Human Flower Project
Thursday, January 03, 2008
Human Hair in the Potting Shed
A U.S. company is importing human hair from China and India as a gardening aid, reviving an old idea. But can it overcome racial history?
A new herbicide?
Photo: Rapunzel’s Delight
A scalp-tingling gardening idea called SmartGrow is garnering endorsements across the Southeast U.S. The product is a thin mat made entirely of human hair and marketed as a deer repellent, organic fertilizer, and herbicide.
‘‘In the beginning, we were saying, `Human hair? What is this?’‘’ asked Luis Naranjo, owner of Octavio Taylor Nurseries in Dade County, Florida. According to Tere Figueras Negrete’s report in the Miami Herald, Naranjo “now expects 80 percent of his nearly 1 million plants, like ground orchids,… will be cozily blanketed with the mats by this spring.” He says that the hair mats “saved him $45,000 in pesticides last year, and $200,000 in labor.”
Plant pathologists at the University of Florida also like the results they see, as does a major heirloom tomato grower in Georgia.
Old timey gardeners have long known about the benefits of gardening with human hair, folk knowledge that’s trickled down (up?) through institutions like agricultural extension programs. The State of Missouri’s extension office website, for example, advises gardeners:
“Human hair is a repellent that costs very little but has not consistently repelled deer. Place two handfuls of hair in fine-meshed bags (onion bags, nylon stockings). When damage is severe, hang hair bags on the outer branches of trees with no more than 3 feet between bags. For larger areas, hang several bags, 3 feet apart, from fence or cord around the perimeter of the area to be protected. Attach the bags early in spring and replace them monthly through the growing season.”
To keep deer away, the Illinois Walnut Council also recommends human hair, as well as “sulphur/egg mixtures, large cat feces from a zoo, and even human urine.” (Hair cuttings begin to look like the easy way out.)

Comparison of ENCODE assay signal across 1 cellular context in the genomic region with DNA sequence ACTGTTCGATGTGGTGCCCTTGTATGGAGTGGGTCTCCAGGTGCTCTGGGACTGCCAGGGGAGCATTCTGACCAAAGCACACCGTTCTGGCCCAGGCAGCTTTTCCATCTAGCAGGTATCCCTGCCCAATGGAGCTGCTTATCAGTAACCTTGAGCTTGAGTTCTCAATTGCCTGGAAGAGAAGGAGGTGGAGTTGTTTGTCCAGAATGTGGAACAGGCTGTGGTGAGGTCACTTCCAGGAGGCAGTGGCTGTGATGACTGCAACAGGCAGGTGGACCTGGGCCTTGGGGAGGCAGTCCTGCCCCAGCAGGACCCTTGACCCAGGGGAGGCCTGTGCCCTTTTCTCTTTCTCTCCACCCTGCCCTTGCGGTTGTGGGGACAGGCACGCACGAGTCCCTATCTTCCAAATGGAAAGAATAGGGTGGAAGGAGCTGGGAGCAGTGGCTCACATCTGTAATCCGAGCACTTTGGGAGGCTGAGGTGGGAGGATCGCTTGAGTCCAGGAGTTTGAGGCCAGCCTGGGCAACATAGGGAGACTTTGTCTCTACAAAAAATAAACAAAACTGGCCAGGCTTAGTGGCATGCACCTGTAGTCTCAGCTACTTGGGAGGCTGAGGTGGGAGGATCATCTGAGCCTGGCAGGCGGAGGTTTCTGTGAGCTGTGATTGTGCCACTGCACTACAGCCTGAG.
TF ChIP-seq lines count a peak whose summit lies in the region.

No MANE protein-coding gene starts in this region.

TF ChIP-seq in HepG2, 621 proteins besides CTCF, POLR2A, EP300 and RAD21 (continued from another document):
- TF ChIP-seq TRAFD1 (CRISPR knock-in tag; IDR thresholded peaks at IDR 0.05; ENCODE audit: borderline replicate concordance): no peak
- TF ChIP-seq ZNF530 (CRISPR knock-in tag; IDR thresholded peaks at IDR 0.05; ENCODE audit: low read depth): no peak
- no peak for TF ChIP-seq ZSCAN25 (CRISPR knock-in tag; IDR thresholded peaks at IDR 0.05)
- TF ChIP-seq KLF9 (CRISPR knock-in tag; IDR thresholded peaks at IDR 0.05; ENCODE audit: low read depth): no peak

The SmartGrow mat, of human hair
The idea for SmartGrow originated in a Huntsville, Alabama, hair salon, when stylist Phil McCory saw images of Alaskan otters covered with oil after the Exxon Valdez spill and began to experiment with human hair as oil-absorbent material. Blair Blacker bought the patent from McCory and tried selling his discovery to the petroleum industry (not interested); then learning of the folk gardening customs, he shifted his focus to plants.
Where did the 30,000 pounds of tresses in Blacker’s Florida warehouse come from?
“SmartGrow relies on two hair brokers—in China and India—to procure the hair, which is boiled in 120-degree water, dried, loaded onto 40-foot boats and shipped via waterway to a port city in China.” At a factory in Zhaoyuan, the hair is piled onto “an old-style needle-punch machine, formerly used to make carpets. A hopper blows air through the hair to loosen it, and the strands are then woven into a loose felt-like mat of mostly dark and shiny follicles, with the occasional gray strand peeping through.”
Shorn hair dries in the sun in India
Photo: India Hair Weave Technique
Negrete’s article notes that gardening with human hair involves “an admitted yuck factor,” something SmartGrow fans try to dismiss fast, by changing the subject to manure. But for us, the aversion goes deeper.
The thought of applying human body parts to utilitarian ends brings a shudder, even for those who advocate embryonic stem cell research and organ transplants. And the use of human hair in particular revives grisly images from the end of World War II. When Soviet forces liberated the death camp at Auschwitz, in January 1945, they found seven tons of human hair. Shorn from those imprisoned and killed in the Holocaust, these body parts purportedly were to be shipped back to Germany and woven into cloth.
Blair Blacker says that the raw material for SmartGrow mats comes from India and China, because it’s hair less likely to have been dyed or otherwise chemically damaged. Surely that’s so. (There’s also an interesting photo essay by Adriene Jaeckle showing tonsure—ritual hair cutting—at a temple in India.) But it seems obvious, too, that the trade in human hair is primarily a transaction between people who want fatter vegetables and people so desperate for money they’ll sell off parts of themselves.
Maybe that’s no more degrading than working in a call center or weaving rugs, but maybe it is. The images from 1945 give us a long pause.